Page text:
BY SHARYN JACKSON, STAR TRIBUNE (MINNEAPOLIS)
Jewish holiday meals are often oozing with symbolism, and Hanukkah is no exception.
The festival, which begins this year at sundown on Dec. 22, celebrates ancient Jews’ victory over an oppressor and commemorates a miracle in the aftermath of battle. In the desecrated Temple in Jerusalem, enough oil to light a candelabra for only one day astonishingly burned for eight.
On holiday tables worldwide, foods fried in oil represent the marvel that occurred that week more than 2,200 years ago.
“Many Jewish holidays have symbolic foods, which is part of what gives Jewish rites of passage a lot of sensory memory and pleasure about them,” said Alana Newhouse, editor of the 2019 “The 100 Most Jewish Foods.”
In America, perhaps the most visible of those symbolic deep-fried foods is the latke, a pancake of grated potatoes and onions, bound with egg and fried to a crisp like a hockey-puck-sized hash brown. Ashkenazi Jews from Central and Eastern Europe popularized the dish, now available on many American delis’ and diners’ year-round menus, served with sour cream and applesauce.
“It’s very hard to eat a latke and not think about grease,” said Newhouse.
But a potato isn’t the only ingredient worth frying. All manner of fritters, both sweet and savory, would be right at home at a Hanukkah dinner. Breaded proteins and deep-fried doughs also work. Sufganiyot, jelly doughnuts brought to Israel by Polish Jews, are a Hanukkah staple in that country and, increasingly, here.
“It was interesting to me to learn just how much Jews fry food, both for Hanukkah but also year-round,” said Leah Koenig, the author of several books on Jewish cooking, including the encyclopedic “The Jewish Cookbook,” which has a whole chapter on fritters and savory pastries eaten by Jews all over the globe. “There are a lot of things that are latke-adjacent.”
While she stays true to her family’s latkes-and-brisket tradition, Koenig recommends an international Hanukkah meal of Roman-style fried artichokes, and green-flecked chicken, green onion and ginger fritters from Calcutta called arook tahine. In fact, with recipes for Turkish leek fritters, Italian sweet rice fritters and Syrian herb omelet fritters, you could put together a “global latke table,” Koenig said.
Iraqi Jews will eat savory handheld turnovers, called sambusak, on Hanukkah. Stuffed with a cheese filling, the easy-to-make pastries can be baked. But fried in oil, the dough becomes a chewy puff that merges with the melty filling. It’s a heavenly appetizer served hot.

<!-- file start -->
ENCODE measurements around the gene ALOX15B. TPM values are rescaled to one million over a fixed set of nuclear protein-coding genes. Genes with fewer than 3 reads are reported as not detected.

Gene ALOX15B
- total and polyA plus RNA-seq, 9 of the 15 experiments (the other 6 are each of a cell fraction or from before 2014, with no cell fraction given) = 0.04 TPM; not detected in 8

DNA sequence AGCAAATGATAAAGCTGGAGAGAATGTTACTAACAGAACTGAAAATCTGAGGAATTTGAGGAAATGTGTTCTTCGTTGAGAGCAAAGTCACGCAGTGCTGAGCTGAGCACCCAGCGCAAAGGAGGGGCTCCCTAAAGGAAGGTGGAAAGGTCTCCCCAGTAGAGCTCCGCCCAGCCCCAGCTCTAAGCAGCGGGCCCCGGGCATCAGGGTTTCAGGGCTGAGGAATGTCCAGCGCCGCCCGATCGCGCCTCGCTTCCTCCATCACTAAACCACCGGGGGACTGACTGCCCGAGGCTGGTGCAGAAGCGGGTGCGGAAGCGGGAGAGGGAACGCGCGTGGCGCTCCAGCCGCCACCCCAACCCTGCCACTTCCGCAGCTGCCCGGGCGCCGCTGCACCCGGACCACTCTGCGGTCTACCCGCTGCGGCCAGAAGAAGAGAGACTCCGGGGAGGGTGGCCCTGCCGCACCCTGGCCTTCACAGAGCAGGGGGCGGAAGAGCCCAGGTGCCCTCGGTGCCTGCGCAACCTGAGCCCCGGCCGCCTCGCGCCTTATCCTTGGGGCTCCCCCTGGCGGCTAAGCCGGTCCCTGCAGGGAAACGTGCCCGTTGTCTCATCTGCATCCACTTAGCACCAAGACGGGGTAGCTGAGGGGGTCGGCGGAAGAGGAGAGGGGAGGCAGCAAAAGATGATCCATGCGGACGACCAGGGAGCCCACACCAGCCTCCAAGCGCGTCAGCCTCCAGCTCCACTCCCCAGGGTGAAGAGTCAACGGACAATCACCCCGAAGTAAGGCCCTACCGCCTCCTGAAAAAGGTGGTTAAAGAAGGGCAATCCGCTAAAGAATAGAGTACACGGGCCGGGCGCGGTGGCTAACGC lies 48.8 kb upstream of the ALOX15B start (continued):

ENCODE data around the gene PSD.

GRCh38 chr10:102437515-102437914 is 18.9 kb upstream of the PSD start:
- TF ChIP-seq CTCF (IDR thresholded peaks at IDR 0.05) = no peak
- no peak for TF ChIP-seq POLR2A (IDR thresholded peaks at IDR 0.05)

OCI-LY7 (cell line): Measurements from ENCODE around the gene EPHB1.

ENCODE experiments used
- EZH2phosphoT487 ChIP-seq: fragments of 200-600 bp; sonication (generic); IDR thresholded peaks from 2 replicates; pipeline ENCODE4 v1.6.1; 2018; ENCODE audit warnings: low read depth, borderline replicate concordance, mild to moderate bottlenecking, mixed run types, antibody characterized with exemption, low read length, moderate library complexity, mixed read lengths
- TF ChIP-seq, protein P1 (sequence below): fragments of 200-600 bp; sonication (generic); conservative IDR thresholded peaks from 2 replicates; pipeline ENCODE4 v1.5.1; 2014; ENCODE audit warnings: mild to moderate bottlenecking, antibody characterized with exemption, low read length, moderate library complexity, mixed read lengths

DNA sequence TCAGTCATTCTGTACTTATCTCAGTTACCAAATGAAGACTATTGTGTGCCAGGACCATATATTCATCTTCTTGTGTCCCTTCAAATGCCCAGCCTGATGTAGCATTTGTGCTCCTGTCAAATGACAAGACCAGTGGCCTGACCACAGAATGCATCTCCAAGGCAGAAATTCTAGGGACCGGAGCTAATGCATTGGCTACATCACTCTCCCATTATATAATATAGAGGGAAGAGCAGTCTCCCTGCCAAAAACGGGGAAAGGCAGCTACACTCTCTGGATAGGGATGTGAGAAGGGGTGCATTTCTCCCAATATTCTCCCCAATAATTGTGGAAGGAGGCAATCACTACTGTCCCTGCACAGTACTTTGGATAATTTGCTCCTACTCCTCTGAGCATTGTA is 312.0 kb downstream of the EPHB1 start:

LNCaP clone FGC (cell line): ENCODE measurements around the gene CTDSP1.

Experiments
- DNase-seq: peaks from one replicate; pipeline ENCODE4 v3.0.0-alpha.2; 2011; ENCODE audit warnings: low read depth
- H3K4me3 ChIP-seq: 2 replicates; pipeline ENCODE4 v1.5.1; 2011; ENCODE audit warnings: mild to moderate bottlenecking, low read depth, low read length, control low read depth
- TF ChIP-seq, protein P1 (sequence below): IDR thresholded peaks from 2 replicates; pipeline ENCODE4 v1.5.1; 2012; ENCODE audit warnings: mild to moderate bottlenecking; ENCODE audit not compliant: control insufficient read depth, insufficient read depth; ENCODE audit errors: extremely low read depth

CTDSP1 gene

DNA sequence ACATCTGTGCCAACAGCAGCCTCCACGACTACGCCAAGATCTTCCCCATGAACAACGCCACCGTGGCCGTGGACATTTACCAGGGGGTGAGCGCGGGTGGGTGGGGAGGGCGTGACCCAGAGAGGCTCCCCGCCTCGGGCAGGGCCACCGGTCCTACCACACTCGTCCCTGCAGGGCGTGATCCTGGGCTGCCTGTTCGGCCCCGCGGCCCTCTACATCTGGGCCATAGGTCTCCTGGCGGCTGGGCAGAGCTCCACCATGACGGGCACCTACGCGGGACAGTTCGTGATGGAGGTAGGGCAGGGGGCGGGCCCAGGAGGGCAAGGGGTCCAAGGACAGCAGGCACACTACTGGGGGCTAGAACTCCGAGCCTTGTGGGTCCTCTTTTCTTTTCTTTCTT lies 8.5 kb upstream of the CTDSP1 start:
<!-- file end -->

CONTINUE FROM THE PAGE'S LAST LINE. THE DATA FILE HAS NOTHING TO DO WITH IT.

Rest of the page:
Newhouse’s grandmother, who hailed from Macedonia, often made a leek-and-lamb patty, seasoned with cinnamon, allspice and cayenne pepper. Newhouse learned later that these keftes de prasa were a Hanukkah specialty because they, too, were fried.
“It comes out of the whole schmaltz universe of thinking,” Newhouse said.
California-raised, Israel-based cookbook author Adeena Sussman also uses oil as her guide for the holiday. In her book “Sababa: Fresh, Sunny Flavors From My Israeli Kitchen,” find recipes for her Hanukkah favorites, such as broccoli and cottage cheese pancakes, pistachio-lemon bars made with both olive and coconut oils, and Moroccan deep-fried flower-shaped pastries called shabakia.
She also suggests making a bread spread of garlic confit, which can be used in salad dressing or as a rub for a roast chicken. “The resulting garlic oil, fragrant yet mild, is a multiuse Hanukkah miracle of its own,” she said.
For a holiday main course, try Sussman’s sesame schnitzel, a crisp chicken cutlet that’s been seasoned with dukkah, an Egyptian hazelnut and spice blend that’s also delicious atop hummus.
In Israel, jelly doughnuts are a “major craze,” said Sussman, “with bakeries attempting to outdo one another with outlandish flavors like dulce de leche and nutella-filled doughnuts, or assorted syrups injected into the doughnuts with plastic syringes.”
But while they’re iconic, they’re not to everyone’s liking. In “The 100 Most Jewish Foods,” subtitled “A Highly Debatable List” for good reason, famed Israeli-English chef Yotam Ottolenghi called the doughnut “a greasy, tacky, sugary oddball, injected with smooth, gummy red jam that hasn’t seen a single berry in its life: This could easily be shortlisted for the worst Jewish foods, quite possibly topping the list.”
For a twist on the jelly doughnut, skip the jelly, go smaller, and try bimuelos, doughnut-hole fritters that originated as a Hanukkah dessert among Sephardic Jews in pre-Inquisition Spain. Koenig has a recipe for them in another of her books from 2019 (she had a busy year), “Little Book of Jewish Sweets.” Typically topped with sugar or honey, Koenig dusts them with cardamom for a warming hint of spice — her own spin.
“I think people get really hung up on Hanukkah foods having to be a specific thing,” she said.
“But what binds everything together is the use of the oil. Use Hanukkah as a time to play and celebrate.”